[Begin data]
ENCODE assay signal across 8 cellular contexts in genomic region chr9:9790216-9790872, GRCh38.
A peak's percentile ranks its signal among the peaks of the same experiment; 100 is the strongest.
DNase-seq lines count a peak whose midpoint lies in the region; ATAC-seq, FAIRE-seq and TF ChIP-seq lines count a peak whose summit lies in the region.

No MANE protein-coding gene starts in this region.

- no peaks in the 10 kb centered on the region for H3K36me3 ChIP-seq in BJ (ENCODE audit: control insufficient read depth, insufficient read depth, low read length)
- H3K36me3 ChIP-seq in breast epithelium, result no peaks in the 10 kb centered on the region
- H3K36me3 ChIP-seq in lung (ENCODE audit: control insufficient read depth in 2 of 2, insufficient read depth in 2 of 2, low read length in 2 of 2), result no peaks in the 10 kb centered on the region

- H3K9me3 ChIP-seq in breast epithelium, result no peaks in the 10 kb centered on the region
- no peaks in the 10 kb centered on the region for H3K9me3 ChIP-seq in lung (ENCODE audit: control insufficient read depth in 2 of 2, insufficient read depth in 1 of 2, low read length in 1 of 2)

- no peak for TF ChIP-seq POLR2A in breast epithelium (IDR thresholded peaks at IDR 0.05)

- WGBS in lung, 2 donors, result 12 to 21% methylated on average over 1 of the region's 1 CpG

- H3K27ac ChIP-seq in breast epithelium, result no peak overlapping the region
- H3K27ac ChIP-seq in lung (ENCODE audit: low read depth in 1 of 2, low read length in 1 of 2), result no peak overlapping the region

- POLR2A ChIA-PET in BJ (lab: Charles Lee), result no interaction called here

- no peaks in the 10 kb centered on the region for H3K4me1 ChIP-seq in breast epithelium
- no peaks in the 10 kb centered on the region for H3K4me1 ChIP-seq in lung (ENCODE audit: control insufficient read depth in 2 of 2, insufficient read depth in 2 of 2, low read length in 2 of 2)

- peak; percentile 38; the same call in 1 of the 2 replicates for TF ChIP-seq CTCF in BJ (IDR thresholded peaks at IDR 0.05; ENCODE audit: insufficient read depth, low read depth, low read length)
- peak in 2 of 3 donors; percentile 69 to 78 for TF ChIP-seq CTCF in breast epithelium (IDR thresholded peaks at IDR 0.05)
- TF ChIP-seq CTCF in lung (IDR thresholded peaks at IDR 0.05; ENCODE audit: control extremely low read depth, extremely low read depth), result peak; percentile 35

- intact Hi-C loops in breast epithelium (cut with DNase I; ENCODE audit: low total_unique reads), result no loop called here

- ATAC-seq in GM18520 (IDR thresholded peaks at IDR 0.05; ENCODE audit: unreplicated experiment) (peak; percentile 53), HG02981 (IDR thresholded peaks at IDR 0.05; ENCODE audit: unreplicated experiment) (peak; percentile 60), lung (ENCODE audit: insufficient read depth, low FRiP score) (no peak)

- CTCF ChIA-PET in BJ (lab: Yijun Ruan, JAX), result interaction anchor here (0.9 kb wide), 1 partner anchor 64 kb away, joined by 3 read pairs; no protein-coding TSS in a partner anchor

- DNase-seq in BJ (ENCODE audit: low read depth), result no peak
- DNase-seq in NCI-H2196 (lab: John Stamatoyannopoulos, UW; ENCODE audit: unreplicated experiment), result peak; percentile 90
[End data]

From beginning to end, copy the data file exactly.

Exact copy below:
ENCODE assay signal across 8 cellular contexts in genomic region chr9:9790216-9790872, GRCh38.
A peak's percentile ranks its signal among the peaks of the same experiment; 100 is the strongest.
DNase-seq lines count a peak whose midpoint lies in the region; ATAC-seq, FAIRE-seq and TF ChIP-seq lines count a peak whose summit lies in the region.

No MANE protein-coding gene starts in this region.

- no peaks in the 10 kb centered on the region for H3K36me3 ChIP-seq in BJ (ENCODE audit: control insufficient read depth, insufficient read depth, low read length)
- H3K36me3 ChIP-seq in breast epithelium, result no peaks in the 10 kb centered on the region
- H3K36me3 ChIP-seq in lung (ENCODE audit: control insufficient read depth in 2 of 2, insufficient read depth in 2 of 2, low read length in 2 of 2), result no peaks in the 10 kb centered on the region

- H3K9me3 ChIP-seq in breast epithelium, result no peaks in the 10 kb centered on the region
- no peaks in the 10 kb centered on the region for H3K9me3 ChIP-seq in lung (ENCODE audit: control insufficient read depth in 2 of 2, insufficient read depth in 1 of 2, low read length in 1 of 2)

- no peak for TF ChIP-seq POLR2A in breast epithelium (IDR thresholded peaks at IDR 0.05)

- WGBS in lung, 2 donors, result 12 to 21% methylated on average over 1 of the region's 1 CpG

- H3K27ac ChIP-seq in breast epithelium, result no peak overlapping the region
- H3K27ac ChIP-seq in lung (ENCODE audit: low read depth in 1 of 2, low read length in 1 of 2), result no peak overlapping the region

- POLR2A ChIA-PET in BJ (lab: Charles Lee), result no interaction called here

- no peaks in the 10 kb centered on the region for H3K4me1 ChIP-seq in breast epithelium
- no peaks in the 10 kb centered on the region for H3K4me1 ChIP-seq in lung (ENCODE audit: control insufficient read depth in 2 of 2, insufficient read depth in 2 of 2, low read length in 2 of 2)

- peak; percentile 38; the same call in 1 of the 2 replicates for TF ChIP-seq CTCF in BJ (IDR thresholded peaks at IDR 0.05; ENCODE audit: insufficient read depth, low read depth, low read length)
- peak in 2 of 3 donors; percentile 69 to 78 for TF ChIP-seq CTCF in breast epithelium (IDR thresholded peaks at IDR 0.05)
- TF ChIP-seq CTCF in lung (IDR thresholded peaks at IDR 0.05; ENCODE audit: control extremely low read depth, extremely low read depth), result peak; percentile 35

- intact Hi-C loops in breast epithelium (cut with DNase I; ENCODE audit: low total_unique reads), result no loop called here

- ATAC-seq in GM18520 (IDR thresholded peaks at IDR 0.05; ENCODE audit: unreplicated experiment) (peak; percentile 53), HG02981 (IDR thresholded peaks at IDR 0.05; ENCODE audit: unreplicated experiment) (peak; percentile 60), lung (ENCODE audit: insufficient read depth, low FRiP score) (no peak)

- CTCF ChIA-PET in BJ (lab: Yijun Ruan, JAX), result interaction anchor here (0.9 kb wide), 1 partner anchor 64 kb away, joined by 3 read pairs; no protein-coding TSS in a partner anchor

- DNase-seq in BJ (ENCODE audit: low read depth), result no peak
- DNase-seq in NCI-H2196 (lab: John Stamatoyannopoulos, UW; ENCODE audit: unreplicated experiment), result peak; percentile 90